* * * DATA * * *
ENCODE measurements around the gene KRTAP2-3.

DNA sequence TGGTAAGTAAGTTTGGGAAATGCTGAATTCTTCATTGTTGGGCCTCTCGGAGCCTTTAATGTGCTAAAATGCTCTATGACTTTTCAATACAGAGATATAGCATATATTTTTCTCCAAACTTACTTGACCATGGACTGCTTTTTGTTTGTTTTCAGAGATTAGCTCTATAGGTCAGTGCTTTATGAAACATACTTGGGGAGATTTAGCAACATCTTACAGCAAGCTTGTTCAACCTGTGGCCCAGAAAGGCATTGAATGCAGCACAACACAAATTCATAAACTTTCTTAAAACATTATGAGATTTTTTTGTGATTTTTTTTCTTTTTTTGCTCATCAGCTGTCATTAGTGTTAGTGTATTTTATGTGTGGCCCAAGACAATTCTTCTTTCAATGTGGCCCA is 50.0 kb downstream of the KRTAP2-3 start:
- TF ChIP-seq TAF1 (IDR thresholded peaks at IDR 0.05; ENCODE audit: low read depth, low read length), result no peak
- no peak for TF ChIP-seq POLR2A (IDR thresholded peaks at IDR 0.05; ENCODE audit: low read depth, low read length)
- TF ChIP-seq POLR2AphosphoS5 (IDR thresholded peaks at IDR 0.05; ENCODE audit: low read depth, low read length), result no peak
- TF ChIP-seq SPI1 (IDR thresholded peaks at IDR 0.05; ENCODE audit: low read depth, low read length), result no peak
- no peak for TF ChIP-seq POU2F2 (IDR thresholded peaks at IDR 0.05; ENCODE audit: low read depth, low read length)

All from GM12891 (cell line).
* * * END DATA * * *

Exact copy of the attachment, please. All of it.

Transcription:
ENCODE measurements around the gene KRTAP2-3.

DNA sequence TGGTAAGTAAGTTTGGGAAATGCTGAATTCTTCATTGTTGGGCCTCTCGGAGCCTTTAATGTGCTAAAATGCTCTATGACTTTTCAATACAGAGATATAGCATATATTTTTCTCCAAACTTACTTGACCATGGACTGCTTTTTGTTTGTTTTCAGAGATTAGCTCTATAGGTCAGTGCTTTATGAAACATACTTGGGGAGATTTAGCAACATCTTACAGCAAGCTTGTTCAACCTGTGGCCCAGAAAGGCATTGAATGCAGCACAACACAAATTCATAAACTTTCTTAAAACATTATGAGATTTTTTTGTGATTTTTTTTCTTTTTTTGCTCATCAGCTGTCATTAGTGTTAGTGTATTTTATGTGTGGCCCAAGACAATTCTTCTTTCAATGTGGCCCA is 50.0 kb downstream of the KRTAP2-3 start:
- TF ChIP-seq TAF1 (IDR thresholded peaks at IDR 0.05; ENCODE audit: low read depth, low read length), result no peak
- no peak for TF ChIP-seq POLR2A (IDR thresholded peaks at IDR 0.05; ENCODE audit: low read depth, low read length)
- TF ChIP-seq POLR2AphosphoS5 (IDR thresholded peaks at IDR 0.05; ENCODE audit: low read depth, low read length), result no peak
- TF ChIP-seq SPI1 (IDR thresholded peaks at IDR 0.05; ENCODE audit: low read depth, low read length), result no peak
- no peak for TF ChIP-seq POU2F2 (IDR thresholded peaks at IDR 0.05; ENCODE audit: low read depth, low read length)

All from GM12891 (cell line).